I’m an enthusiastic snorkeler and frequently surf the internet for the best snorkeling spots in the world. My goal is to snorkel them all before I’m too old to climb back up into the boat. It was that passion that led me to the Dominican Republic. My husband and I booked a last-minute trip on a whim one evening, and a few short weeks later found ourselves in La Romana, which is on the southwestern coast of the island. From all my research I found that Saona Island was highly recommended for snorkeling.
Saona Island Tour
Saona Island was the first tour we took on our Dominican Republic vacation and we went with a company called Seavis Tours. I booked the tour because it included snorkeling, but it also included a fair amount of sightseeing, history and culture.
Rocks of Penon
Our first stop was to view the Rocks of Penon, once home to the aboriginal Tainos. From the boat we could see the caves they lived in and I found it to be an interesting little bit of Dominican Republic history. That is, of course, if you’re sitting close enough to the front of the boat to hear your guide. We were crammed in like sardines and people were talking and having their own conversations. Our guide didn’t use any sort of microphone, so it was incredibly difficult to hear what was being said. If you choose this tour company, be sure to sit up front.
Our next stop was the “piscina natural” or “natural swimming pool.” It was a sandbar where the water was only two to four feet deep. The amazing thing about the piscina natural, though, was its abundance of Bahama starfish. They were huge – 9” to 10” across – and all over the place. We were allowed to pick them up as long as we kept them underwater, and got an up close and personal look at them.
SNORKELING SAONA ISLAND AT Catuano Beach
After spending ample time with the starfish we headed on to Saona Island, specifically Catuano Beach, where we snorkeled and had lunch. Many of the articles I had read mentioned that Catuano Beach was a really good place to snorkel. There’s no coral reef there, but there is an old pier that was destroyed in a hurricane. The pilings are all still in place and there were supposedly lots of fish that gathered around them, very close to shore.
Well, we did see lots of fish, but nothing spectacular or even particularly interesting to an experienced snorkeler. The visibility wasn’t good at all, and there was trash everywhere. Candy wrappers, soda cans, plastic bags … it was like an underwater garbage dump.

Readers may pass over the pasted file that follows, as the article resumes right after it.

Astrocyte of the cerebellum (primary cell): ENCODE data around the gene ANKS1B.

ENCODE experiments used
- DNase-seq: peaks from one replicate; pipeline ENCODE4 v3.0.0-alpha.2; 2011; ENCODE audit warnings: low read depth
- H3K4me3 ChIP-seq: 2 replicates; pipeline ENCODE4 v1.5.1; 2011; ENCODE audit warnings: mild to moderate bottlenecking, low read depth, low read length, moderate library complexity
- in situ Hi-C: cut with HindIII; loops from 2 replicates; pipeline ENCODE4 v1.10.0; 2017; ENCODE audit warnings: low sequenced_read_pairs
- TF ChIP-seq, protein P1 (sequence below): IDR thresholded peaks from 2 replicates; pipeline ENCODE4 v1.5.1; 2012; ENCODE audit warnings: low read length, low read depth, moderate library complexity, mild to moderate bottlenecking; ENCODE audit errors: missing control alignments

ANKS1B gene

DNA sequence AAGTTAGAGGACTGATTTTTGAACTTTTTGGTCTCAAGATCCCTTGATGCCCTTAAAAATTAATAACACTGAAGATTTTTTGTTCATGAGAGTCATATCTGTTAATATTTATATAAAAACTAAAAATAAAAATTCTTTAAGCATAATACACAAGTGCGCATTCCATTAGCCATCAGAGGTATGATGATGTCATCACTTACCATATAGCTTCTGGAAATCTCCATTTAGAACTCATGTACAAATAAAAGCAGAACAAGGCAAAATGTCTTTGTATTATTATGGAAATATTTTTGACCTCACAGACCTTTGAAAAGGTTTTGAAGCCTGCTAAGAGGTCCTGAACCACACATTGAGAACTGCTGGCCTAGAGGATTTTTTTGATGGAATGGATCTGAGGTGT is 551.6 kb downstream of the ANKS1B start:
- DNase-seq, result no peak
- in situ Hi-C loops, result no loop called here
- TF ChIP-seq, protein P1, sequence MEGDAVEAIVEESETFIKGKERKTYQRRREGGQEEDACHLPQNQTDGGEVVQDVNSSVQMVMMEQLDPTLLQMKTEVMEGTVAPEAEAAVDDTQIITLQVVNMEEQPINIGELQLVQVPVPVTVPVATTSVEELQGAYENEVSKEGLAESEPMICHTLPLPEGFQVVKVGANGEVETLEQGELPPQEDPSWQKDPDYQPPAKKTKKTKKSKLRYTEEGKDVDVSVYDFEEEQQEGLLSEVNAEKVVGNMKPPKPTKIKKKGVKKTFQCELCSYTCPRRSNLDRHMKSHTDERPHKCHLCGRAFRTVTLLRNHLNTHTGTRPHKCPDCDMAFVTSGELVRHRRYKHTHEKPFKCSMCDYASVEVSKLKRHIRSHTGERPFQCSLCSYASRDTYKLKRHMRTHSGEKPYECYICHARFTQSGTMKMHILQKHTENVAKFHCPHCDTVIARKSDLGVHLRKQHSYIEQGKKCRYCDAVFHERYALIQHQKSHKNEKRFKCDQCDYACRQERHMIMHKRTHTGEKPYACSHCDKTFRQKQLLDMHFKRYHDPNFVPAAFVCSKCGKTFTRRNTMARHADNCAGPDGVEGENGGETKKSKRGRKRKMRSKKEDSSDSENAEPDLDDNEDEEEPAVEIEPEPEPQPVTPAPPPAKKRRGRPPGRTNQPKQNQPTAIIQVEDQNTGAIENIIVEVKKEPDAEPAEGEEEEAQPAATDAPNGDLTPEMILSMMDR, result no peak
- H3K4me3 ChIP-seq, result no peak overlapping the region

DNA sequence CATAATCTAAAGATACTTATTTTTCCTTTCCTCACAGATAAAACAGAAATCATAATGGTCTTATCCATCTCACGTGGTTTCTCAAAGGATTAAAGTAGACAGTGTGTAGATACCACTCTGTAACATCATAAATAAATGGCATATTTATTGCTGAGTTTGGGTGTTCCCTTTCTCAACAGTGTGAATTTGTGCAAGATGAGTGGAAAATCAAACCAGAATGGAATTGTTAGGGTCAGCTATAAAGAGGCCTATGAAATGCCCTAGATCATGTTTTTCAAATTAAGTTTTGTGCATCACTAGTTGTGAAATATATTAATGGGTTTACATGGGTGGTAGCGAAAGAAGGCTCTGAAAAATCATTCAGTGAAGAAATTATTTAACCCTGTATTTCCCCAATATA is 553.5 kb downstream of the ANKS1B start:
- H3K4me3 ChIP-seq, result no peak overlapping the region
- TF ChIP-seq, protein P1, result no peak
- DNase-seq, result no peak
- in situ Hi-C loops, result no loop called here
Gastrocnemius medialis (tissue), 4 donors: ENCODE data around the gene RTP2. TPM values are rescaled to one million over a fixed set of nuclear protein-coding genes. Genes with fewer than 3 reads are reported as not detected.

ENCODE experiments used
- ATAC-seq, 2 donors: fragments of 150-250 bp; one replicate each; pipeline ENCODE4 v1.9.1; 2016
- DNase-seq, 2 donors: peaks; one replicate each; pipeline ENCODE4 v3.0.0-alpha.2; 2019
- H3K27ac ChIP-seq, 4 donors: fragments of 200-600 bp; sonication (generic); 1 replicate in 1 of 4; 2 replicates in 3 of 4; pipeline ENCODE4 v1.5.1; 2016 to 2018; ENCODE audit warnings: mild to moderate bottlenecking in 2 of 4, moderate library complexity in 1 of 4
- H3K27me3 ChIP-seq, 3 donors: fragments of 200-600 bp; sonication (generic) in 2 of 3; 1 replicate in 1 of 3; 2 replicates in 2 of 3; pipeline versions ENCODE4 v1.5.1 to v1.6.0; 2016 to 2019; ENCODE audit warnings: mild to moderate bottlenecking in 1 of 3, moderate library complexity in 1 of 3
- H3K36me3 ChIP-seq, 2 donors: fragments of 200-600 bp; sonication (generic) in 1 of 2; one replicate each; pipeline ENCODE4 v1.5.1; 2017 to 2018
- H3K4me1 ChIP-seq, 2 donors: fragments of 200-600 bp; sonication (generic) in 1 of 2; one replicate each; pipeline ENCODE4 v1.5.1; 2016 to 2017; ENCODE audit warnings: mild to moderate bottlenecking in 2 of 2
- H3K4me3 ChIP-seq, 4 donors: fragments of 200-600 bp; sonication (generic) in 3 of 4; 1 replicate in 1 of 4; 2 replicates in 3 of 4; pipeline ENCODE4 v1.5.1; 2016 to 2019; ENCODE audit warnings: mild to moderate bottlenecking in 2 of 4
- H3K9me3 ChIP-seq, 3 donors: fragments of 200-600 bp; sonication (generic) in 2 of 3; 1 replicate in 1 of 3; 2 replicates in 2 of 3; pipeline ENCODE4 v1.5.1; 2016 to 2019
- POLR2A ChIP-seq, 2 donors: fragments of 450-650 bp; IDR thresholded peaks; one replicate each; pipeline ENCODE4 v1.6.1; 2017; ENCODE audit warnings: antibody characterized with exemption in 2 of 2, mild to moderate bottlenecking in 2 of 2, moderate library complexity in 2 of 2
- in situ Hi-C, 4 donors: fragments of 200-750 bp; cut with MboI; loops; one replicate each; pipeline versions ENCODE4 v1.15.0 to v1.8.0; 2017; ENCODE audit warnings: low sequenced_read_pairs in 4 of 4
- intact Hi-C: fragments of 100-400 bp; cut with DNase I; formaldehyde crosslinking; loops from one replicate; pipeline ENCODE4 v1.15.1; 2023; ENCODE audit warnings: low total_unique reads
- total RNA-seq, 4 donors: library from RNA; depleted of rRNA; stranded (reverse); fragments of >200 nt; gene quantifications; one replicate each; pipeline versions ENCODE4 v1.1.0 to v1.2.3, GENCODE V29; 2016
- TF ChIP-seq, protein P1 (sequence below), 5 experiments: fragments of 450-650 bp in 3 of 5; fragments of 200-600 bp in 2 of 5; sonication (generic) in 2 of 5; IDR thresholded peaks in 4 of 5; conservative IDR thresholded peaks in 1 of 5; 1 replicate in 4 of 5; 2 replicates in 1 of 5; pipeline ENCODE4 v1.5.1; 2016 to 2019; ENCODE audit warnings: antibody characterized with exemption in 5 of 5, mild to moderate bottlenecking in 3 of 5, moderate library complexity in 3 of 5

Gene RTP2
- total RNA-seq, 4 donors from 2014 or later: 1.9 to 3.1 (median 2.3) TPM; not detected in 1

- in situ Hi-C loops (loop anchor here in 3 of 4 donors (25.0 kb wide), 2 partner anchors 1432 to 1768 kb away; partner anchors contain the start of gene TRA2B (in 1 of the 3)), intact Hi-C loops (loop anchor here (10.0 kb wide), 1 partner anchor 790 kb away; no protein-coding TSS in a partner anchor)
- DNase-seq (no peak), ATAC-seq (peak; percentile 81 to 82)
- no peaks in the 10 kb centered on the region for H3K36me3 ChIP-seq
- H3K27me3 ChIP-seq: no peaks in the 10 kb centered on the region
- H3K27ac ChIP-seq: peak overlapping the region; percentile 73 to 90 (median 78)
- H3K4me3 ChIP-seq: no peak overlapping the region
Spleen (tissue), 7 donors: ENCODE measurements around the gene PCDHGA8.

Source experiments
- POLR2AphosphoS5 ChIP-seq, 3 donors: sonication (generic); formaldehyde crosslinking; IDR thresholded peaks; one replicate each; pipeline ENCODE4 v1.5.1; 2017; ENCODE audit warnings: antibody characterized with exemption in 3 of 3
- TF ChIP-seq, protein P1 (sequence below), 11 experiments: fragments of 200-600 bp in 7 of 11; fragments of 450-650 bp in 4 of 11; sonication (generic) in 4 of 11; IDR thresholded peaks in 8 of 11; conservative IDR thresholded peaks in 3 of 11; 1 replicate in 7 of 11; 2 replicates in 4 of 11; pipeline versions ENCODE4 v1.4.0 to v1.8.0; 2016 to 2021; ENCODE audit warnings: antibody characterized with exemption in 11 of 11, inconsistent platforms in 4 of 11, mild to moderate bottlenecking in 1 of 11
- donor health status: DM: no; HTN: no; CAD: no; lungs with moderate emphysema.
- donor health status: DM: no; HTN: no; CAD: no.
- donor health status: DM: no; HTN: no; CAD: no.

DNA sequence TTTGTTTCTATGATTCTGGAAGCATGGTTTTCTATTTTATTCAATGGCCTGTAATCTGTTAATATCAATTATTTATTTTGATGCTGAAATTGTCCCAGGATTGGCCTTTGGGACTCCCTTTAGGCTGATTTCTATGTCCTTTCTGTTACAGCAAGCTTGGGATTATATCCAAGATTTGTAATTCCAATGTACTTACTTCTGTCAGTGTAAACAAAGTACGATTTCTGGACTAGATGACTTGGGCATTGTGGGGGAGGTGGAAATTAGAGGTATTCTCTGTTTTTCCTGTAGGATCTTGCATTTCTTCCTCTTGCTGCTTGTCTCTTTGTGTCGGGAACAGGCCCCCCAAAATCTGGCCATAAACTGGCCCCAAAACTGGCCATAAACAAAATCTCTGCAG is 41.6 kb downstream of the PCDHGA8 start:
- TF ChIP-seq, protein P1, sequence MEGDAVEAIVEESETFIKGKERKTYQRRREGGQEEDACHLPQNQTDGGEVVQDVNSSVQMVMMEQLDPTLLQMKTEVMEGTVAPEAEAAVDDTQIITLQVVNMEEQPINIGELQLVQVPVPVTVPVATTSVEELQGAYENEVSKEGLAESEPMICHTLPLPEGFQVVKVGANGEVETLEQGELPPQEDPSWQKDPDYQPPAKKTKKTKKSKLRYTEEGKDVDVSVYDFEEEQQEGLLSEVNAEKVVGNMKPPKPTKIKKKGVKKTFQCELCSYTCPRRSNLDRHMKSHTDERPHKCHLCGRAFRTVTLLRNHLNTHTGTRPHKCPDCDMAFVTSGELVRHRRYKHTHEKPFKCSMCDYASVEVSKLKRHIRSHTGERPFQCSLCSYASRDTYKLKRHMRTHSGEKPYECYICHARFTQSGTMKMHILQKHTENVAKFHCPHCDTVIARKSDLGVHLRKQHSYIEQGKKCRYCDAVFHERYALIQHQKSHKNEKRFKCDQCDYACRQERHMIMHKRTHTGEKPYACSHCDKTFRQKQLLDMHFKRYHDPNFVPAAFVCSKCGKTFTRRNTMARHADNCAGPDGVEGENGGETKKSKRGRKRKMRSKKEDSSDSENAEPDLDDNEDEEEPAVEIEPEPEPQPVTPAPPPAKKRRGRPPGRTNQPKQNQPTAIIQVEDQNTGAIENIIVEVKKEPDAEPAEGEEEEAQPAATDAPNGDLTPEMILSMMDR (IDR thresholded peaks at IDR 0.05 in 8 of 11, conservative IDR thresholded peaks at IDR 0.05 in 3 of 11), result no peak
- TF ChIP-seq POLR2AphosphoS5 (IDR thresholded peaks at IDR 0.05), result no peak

Lunch was a small makeshift buffet. I was starving by the time we ate so it all tasted pretty good. There was nothing remarkable about it, but it served its purpose and was well appreciated.
After lunch we continued on to Mano Juan, a small fishing village on Saona Island with just 300 inhabitants. We had a choice of snorkeling off the beach or taking a walking tour of the village. Since the snorkeling had been so disappointing at Catuano Beach, we opted for the village tour. There are no cars on the island and the only electricity comes from their own small solar field. It seemed contradictory to see such innovation in such a remote island village, but it was very cool.
As we walked around the village we quickly noticed that all the yards were fenced with barbed wire. When we asked about it, we learned that it was to keep out all the wild horses, donkeys and pigs that roam the island. We did catch a glimpse of a couple donkeys, but didn’t see any of the horses or pigs.
SNORKELING SAONA ISLAND AT Canto de la Playa
After the village tour we boarded the boat once again and rode to an uninhabited beach called Canto de la Playa. The beach was protected by a small reef and the water by the coral gardens was only about five feet deep. Because of the reef, the snorkeling here was better than at Catuano Beach, but if you’ve snorkeled places like Belize and Bonaire, you’ll likely still be disappointed.
As a general day trip from La Romana, this Saona Island excursion was fairly good. There was a nice variety of activities and lunch was decent. The down sides were that every seat in the boat was occupied, and with everyone carrying a big beach bag with them, we were very cramped and uncomfortable. Snorkeling Saona Island was also very disappointing. If you’re a first-time or casual snorkeler, you’ll probably enjoy it just fine. But if you’re a seasoned snorkeler whose expectations are high, you will be very disappointed.